Ed Wood Movie Review
Ed Wood is considered to be the worst director of all time, but in the entertainment industry, there's no such thing as bad press. Though he died in 1978, his legacy lives on, capitalized by an extraordinary movie directed by Tim Burton and starring Johnny Depp.
Depp plays the title character, an ambitious and enthusiastic young director who aspires to be the next Orson Welles - the only problem is, he really sucks (though he doesn't realize it). The movie focuses on the production of three of his movies: Glen or Glenda, Bride of the Monster and Plan 9 from Outer Space. Struggling to find financing, for good reason, Ed made it a habit to shoot only one or two takes for each scene and use some of the cheapest props known to man.
Burton, who at the time was coming off a string of successes, which included Beetle Juice, Edward Scissorhands and the Batman movies, does an excellent job here. The movie is simple and easily his most normal film to date.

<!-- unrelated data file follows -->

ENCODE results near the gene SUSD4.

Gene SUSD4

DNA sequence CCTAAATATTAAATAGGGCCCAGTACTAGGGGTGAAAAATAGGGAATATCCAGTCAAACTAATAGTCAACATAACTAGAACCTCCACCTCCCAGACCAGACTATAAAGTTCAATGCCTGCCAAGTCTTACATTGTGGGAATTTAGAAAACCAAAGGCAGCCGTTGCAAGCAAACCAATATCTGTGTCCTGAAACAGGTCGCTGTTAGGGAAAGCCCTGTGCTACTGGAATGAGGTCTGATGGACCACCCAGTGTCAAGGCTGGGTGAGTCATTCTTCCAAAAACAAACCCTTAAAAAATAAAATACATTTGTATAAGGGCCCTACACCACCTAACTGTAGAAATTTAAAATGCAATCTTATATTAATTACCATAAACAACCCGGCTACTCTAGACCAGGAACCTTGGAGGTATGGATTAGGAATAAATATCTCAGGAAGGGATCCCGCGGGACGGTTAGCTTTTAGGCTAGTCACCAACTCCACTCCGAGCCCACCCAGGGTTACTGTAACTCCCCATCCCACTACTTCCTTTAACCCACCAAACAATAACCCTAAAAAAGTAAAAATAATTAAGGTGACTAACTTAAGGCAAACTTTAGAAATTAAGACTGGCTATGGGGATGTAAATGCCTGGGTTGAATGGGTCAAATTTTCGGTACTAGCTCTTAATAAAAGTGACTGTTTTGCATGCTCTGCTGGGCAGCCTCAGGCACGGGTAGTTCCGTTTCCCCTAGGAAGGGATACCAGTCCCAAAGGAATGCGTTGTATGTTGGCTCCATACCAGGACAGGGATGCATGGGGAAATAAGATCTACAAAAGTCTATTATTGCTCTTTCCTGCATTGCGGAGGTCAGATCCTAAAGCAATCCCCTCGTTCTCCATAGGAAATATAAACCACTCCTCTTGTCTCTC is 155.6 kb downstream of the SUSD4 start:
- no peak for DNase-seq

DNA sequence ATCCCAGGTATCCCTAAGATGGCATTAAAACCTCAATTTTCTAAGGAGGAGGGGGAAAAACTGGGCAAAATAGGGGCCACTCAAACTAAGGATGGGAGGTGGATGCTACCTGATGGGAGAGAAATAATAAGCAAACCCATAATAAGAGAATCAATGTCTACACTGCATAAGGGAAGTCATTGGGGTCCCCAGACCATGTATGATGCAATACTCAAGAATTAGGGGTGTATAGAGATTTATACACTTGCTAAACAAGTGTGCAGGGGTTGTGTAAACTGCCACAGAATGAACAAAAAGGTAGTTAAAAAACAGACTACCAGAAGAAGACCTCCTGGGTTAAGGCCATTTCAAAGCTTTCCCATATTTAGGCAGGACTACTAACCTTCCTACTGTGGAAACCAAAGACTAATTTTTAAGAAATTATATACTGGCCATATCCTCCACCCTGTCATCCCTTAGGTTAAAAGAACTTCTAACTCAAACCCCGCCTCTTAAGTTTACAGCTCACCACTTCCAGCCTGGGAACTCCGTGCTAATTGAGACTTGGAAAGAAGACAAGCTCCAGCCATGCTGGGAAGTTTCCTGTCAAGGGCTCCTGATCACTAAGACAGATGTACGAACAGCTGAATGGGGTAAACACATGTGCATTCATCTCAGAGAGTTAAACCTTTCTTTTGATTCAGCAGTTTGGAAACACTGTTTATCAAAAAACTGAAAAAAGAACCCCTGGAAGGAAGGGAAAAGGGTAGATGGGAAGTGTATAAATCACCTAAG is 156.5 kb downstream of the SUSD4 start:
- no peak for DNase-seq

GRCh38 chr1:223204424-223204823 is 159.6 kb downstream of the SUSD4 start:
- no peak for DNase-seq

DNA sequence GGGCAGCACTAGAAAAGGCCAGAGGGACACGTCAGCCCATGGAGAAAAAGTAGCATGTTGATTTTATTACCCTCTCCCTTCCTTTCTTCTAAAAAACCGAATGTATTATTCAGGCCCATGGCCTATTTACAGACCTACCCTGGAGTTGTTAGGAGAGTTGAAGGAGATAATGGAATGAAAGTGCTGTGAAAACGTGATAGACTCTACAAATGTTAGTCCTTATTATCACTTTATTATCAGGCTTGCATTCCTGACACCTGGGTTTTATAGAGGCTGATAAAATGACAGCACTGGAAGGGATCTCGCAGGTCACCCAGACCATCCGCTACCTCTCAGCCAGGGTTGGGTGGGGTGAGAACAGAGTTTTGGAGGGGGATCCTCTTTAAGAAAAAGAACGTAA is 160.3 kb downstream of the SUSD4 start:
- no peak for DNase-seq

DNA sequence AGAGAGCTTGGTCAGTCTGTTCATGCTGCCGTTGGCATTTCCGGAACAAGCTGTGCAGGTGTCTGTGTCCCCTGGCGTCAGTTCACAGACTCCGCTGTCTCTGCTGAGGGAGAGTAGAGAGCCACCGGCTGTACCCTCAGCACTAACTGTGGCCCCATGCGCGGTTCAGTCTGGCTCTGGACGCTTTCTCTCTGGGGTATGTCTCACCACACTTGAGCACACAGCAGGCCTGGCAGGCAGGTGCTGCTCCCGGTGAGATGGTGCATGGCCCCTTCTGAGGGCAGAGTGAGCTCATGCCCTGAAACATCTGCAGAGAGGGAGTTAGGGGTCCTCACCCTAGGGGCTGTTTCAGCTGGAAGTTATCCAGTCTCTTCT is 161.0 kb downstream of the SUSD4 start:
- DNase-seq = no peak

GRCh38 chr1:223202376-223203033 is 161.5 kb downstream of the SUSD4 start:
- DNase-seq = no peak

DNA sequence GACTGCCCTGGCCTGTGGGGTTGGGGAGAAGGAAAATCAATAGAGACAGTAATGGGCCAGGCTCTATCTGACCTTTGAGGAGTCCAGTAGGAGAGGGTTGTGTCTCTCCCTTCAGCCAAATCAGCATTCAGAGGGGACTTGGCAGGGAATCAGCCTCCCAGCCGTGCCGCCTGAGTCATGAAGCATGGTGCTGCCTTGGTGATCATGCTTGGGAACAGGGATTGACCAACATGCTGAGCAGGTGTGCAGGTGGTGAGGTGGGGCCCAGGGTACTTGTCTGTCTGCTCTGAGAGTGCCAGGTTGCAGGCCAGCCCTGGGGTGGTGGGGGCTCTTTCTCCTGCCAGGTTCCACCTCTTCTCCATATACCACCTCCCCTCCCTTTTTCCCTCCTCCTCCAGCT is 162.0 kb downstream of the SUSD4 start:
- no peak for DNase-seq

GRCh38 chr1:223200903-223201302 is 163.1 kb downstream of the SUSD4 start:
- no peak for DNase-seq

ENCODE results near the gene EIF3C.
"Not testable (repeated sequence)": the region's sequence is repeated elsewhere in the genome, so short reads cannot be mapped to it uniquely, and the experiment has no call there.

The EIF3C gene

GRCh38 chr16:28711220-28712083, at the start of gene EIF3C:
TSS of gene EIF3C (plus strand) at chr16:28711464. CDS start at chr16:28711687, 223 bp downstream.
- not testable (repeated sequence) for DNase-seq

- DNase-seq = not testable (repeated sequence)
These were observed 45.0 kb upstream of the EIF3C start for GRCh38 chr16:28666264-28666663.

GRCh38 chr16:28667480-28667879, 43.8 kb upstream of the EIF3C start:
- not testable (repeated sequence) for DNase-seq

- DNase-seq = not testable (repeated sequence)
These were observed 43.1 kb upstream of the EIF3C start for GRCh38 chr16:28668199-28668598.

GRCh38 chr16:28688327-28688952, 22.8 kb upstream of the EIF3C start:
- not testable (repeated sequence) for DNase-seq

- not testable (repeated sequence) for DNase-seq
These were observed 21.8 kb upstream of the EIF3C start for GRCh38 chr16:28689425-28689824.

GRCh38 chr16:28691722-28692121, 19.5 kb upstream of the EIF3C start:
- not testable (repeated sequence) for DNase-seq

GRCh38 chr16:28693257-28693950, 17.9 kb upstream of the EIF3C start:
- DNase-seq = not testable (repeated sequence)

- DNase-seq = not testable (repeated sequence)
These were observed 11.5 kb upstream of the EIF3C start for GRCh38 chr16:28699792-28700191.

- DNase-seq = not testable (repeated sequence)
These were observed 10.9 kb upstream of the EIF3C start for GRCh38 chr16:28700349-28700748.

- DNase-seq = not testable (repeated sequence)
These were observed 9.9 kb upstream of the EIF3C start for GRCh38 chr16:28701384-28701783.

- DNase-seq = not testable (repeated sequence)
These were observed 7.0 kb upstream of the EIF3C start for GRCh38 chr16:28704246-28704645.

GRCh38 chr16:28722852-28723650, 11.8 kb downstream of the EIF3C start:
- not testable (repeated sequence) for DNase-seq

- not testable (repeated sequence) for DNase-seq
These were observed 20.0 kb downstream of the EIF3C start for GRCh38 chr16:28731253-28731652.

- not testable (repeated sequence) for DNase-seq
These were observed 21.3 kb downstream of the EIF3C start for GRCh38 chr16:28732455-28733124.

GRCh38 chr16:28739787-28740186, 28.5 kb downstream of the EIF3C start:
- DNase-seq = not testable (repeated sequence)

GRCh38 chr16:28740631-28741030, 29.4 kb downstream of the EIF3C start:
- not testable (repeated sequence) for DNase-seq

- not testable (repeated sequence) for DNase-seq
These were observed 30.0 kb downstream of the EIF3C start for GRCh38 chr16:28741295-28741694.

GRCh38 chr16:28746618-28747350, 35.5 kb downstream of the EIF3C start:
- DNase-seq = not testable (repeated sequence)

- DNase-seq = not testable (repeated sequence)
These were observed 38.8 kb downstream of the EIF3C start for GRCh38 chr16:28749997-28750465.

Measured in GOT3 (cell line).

Of course, what really makes the movie is the film's performances. Depp is absolutely terrific as Ed Wood; he's funny, enjoyable to watch and completely different from any other role he's played. Screw his performance in Pirates of the Carribean - his performance here is much better. Alongside him is Martin Landau, who won an Oscar for his portrayal of Bela Lugosi. He completely engrosses himself in the role to the point where you can't recognize him physically or vocally. Supporting cast members include Sarah Jessica Parker, Patrica Arquette, Bill Murray and even Vincent D'Onofrio as Orson Welles.
Ed Wood is a must see for anyone who enjoys B-grade movies or a look at early indie filmmaking. Burton, Depp and Landau have a masterpiece on their hands here - it only took me ten years to see it.
The DVD includes some pretty good deleted scenes and some behind-the-scenes featurettes, as well as an audio commentary and more.
Review by Erik Samdahl unless otherwise indicated.